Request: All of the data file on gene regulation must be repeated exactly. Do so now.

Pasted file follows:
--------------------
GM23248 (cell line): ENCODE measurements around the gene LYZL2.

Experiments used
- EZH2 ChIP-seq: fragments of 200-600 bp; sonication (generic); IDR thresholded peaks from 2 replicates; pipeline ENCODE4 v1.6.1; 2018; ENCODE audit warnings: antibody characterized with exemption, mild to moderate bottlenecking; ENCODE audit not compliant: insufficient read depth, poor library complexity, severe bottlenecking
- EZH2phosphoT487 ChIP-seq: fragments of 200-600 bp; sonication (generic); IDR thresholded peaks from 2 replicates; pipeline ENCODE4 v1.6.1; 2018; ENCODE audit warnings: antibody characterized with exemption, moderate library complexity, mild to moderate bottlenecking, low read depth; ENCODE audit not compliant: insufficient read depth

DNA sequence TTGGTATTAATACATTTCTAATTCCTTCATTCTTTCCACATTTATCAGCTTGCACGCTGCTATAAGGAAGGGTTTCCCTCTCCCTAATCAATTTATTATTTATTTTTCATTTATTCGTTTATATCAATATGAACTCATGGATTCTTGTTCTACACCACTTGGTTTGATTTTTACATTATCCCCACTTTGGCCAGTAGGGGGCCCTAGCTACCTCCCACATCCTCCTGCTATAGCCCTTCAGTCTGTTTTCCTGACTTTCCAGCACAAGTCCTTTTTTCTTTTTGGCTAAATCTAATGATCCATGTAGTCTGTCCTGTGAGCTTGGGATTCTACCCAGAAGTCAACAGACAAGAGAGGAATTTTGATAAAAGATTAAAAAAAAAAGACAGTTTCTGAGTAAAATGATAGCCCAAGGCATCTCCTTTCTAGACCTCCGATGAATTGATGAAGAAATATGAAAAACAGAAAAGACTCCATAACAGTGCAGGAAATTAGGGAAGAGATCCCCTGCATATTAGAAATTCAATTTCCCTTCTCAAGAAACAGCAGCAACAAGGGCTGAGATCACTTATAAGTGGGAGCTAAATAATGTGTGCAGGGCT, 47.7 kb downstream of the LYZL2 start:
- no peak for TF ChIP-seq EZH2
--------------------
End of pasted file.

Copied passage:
GM23248 (cell line): ENCODE measurements around the gene LYZL2.

Experiments used
- EZH2 ChIP-seq: fragments of 200-600 bp; sonication (generic); IDR thresholded peaks from 2 replicates; pipeline ENCODE4 v1.6.1; 2018; ENCODE audit warnings: antibody characterized with exemption, mild to moderate bottlenecking; ENCODE audit not compliant: insufficient read depth, poor library complexity, severe bottlenecking
- EZH2phosphoT487 ChIP-seq: fragments of 200-600 bp; sonication (generic); IDR thresholded peaks from 2 replicates; pipeline ENCODE4 v1.6.1; 2018; ENCODE audit warnings: antibody characterized with exemption, moderate library complexity, mild to moderate bottlenecking, low read depth; ENCODE audit not compliant: insufficient read depth

DNA sequence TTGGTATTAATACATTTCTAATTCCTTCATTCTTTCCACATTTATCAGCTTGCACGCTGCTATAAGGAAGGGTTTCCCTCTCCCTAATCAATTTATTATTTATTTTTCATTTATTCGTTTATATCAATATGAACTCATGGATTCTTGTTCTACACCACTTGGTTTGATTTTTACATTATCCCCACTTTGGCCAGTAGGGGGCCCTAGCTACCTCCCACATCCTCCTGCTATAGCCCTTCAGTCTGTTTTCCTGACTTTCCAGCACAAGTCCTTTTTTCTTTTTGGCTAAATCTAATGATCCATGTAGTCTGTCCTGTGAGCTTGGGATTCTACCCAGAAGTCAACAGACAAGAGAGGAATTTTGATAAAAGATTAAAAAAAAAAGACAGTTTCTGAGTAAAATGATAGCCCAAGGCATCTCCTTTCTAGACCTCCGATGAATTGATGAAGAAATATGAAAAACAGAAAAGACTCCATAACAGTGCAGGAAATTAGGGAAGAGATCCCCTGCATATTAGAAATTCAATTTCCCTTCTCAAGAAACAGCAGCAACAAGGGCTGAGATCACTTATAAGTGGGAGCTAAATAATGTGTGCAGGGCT, 47.7 kb downstream of the LYZL2 start:
- no peak for TF ChIP-seq EZH2